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NJ Rent Control & Consumer Fraud: Violations of Rent Control Laws Are Actionable As Consumer Fraud

Local rent control laws are an important part of maintaining an affordable housing supply in densely populated areas. Prior posts explained the basics of rent control and some nuances between cities. Generally, tenants who pay rent in excess of the rent control rent (the “legal rent”) have two remedies. The first is an application to the local rent control board (sometimes called a rent leveling board) for a credit. The credit allows a tenant to pay a reduced rent going forward until the tenant “catches up” with the overcharge. The second remedy is much more powerful. Violations of rent control ordinances are actionable under the New Jersey Consumer Fraud Act (the “CFA”). Under the CFA, a rent control overcharge may entitle a tenant to triple damages and mandatory attorney’s fees. The principle that a rent control violation is also a consumer fraud violation comes from an Appellate Division decision called Wozniak v. Pennella, 373 N.J. Super. 445 (App. Div. 2004).

In Wozniak, tenants sued the their landlord once they realized they were paying more rent than was allowed under their city’s rent control ordinance. The tenants paid an illegal rent for some time. Rather than sue only for a refund of the over-payment, the tenants alleged that a violation of rent control is a violation of the Consumer Fraud Act. At trial, the judge concluded the landlord violated the CFA by “affirmative act.” This finding was crucial to the tenants’ case.

A violation of the Consumer Fraud Act by “affirmative act” does not require the plaintiff to show that the defendant intended to commit a violation of the CFA. In a landlord-tenant context this is critical. Most rent control laws are nuanced and specific. If a landlord is not diligent, he may unknowingly violate rent control. For consumer fraud purposes, it does not matter. Violations of the CFA by affirmative act do not require intent. Even an innocent and unknowing violation of rent control can trigger triple damages under the Consumer Fraud Act. The CFA is triggered the moment a tenant pays an illegal rent.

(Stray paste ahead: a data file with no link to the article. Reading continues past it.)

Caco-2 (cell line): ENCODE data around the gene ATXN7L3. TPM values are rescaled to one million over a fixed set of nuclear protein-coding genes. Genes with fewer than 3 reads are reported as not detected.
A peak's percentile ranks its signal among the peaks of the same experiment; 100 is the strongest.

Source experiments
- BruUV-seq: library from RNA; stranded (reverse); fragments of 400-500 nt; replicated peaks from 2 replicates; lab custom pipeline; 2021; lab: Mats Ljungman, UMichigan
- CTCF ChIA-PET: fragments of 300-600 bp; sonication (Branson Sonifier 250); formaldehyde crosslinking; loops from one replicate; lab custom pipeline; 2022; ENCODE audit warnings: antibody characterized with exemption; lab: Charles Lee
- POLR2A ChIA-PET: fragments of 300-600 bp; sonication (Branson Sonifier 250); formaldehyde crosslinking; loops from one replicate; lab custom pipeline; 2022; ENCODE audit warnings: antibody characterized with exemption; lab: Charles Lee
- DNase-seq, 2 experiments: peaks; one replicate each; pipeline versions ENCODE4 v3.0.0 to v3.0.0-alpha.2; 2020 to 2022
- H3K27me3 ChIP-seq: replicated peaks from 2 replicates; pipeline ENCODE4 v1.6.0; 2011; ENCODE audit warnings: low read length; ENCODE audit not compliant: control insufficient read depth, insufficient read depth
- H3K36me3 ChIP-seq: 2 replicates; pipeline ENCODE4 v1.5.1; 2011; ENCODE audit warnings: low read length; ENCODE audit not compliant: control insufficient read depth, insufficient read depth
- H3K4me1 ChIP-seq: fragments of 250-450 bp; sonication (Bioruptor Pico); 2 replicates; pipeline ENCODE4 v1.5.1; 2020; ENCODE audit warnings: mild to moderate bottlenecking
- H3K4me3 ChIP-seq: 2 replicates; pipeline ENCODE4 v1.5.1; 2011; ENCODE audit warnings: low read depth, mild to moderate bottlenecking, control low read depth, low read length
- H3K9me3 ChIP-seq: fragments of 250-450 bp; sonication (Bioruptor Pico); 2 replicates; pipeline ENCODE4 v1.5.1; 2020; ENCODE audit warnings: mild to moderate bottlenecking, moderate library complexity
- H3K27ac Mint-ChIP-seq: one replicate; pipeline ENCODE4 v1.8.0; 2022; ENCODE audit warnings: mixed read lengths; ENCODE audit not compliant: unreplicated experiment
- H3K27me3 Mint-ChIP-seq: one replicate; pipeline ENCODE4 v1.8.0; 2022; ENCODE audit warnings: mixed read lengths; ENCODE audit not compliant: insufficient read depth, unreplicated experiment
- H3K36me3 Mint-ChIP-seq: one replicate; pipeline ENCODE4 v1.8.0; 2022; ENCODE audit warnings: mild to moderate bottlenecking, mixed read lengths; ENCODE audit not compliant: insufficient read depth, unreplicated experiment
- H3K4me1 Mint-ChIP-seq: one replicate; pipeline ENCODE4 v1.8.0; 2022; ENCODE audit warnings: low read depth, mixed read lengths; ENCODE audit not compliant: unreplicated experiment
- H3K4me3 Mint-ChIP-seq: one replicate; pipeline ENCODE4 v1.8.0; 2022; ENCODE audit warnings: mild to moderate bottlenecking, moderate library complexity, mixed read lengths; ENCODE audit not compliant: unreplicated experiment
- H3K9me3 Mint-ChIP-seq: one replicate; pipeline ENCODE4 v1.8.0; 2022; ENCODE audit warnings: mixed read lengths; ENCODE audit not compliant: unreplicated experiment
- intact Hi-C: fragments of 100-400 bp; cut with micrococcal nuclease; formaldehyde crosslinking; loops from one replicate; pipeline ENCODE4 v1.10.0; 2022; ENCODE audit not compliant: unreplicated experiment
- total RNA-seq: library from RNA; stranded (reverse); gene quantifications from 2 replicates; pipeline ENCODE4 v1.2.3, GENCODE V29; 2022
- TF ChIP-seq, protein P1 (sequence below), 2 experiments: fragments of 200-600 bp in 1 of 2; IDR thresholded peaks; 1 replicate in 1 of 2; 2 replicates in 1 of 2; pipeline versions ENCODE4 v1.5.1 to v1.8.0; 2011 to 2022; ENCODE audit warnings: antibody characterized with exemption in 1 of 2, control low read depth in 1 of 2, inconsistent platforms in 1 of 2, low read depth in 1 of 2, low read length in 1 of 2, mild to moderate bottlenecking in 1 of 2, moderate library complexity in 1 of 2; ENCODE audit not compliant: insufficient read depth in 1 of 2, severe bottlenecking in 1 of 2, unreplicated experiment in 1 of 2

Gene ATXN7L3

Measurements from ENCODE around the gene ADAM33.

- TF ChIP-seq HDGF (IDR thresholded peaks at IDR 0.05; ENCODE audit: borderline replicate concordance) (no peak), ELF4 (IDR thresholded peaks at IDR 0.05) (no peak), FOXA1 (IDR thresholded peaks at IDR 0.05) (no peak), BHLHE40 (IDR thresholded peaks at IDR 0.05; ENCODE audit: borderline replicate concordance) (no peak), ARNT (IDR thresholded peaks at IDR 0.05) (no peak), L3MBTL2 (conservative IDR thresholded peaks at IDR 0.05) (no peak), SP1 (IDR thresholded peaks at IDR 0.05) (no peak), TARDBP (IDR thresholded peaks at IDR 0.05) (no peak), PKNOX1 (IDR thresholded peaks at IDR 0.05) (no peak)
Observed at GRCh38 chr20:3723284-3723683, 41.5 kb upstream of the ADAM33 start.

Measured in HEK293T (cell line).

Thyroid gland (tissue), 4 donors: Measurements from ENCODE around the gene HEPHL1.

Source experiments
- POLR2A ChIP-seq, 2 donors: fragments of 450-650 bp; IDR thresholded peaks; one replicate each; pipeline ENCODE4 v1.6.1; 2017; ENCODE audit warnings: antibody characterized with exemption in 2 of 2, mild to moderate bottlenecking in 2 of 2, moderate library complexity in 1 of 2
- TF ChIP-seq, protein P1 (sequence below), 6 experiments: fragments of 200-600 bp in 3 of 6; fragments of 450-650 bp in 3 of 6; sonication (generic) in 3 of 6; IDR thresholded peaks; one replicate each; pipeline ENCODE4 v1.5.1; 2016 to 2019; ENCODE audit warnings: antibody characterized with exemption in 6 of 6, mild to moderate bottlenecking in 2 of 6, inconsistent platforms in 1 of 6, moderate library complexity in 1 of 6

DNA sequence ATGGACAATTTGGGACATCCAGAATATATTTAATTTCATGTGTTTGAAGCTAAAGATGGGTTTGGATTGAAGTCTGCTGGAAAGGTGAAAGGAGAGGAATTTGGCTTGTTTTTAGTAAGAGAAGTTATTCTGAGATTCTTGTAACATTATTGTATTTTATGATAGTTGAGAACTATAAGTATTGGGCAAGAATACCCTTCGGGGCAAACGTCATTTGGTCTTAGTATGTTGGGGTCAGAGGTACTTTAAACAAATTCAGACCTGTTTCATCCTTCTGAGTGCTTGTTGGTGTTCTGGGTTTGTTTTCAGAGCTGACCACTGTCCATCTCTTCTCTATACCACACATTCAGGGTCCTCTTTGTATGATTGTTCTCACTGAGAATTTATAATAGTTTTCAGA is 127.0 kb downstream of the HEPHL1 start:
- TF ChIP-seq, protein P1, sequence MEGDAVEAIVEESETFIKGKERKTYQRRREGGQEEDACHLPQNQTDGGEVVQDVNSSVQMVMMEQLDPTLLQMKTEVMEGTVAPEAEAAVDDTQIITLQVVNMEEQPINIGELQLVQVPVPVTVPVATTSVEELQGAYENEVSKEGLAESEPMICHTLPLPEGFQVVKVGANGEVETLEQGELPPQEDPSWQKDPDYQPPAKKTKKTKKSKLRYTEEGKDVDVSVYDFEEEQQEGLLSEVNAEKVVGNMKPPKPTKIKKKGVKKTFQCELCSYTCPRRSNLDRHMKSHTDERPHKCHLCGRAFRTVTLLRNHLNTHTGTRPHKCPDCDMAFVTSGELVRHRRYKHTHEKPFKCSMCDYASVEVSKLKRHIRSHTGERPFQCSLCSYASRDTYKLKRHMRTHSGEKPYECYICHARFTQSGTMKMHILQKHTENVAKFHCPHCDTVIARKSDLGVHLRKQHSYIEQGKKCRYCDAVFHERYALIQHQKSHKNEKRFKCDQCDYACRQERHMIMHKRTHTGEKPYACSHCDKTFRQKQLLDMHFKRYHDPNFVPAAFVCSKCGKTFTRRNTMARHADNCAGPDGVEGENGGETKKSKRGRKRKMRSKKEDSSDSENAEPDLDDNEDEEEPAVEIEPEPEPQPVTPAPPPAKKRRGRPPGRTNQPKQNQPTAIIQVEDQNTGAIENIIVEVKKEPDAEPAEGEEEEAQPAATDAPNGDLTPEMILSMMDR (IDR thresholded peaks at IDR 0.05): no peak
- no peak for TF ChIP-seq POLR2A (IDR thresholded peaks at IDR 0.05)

The policy behind this principle is simple. No one is forced to be a landlord. When someone chooses to be a landlord that person is charged with the responsibility of complying with rent control. As far as the law is concerned, if you don’t want to take the time to comply with rent control, don’t be a landlord. Rent control and the CFA are designed to protect tenant-consumers. To allow unknowing violations is to allow ignorance to circumvent the purposes of rent control and the CFA.

When the case finally made its way to the Appellate Division, the court concluded that rent control and the CFA must be read together in the broadest sense. Practically, this means that a tenant is not forced to choose between a credit from the rent control board and triple damages under the CFA. In fact, a tenant may be entitled to both. Accordingly the court, holding a landlord liable under both enhances the “laudatory purpose of the CFA.”

Once a tenant is aware of a rent control violation it is important to consult an attorney right away. Thinking a landlord violated rent control is much different than proving it. In fact, just as landlords are charged with following rent control tenants are required to follow the agency process for securing a legal rent determination. Failing to follow any step along the way can be fatal to a rent control CFA case.

Since the facts of each circumstance vary, a landlord or tenant should consult an attorney with his/her specific circumstances. Offit Kurman practices landlord tenant law throughout New York and New Jersey assisting tenants in avoiding unnecessary and costly delays. The firm’s geographic practice area includes: New York City (Manhattan, New York County, Brooklyn, Kings County, Queens, Queens County, Bronx County, Staten Island, Richmond County) and New Jersey (Jersey City, Hoboken, Bayonne, Hudson County, Newark, Essex County, Woodbridge, Middlesex County, Paterson, Passaic County). The Firm invites you to visit the “Promises” page for our new way of doing business. Contact us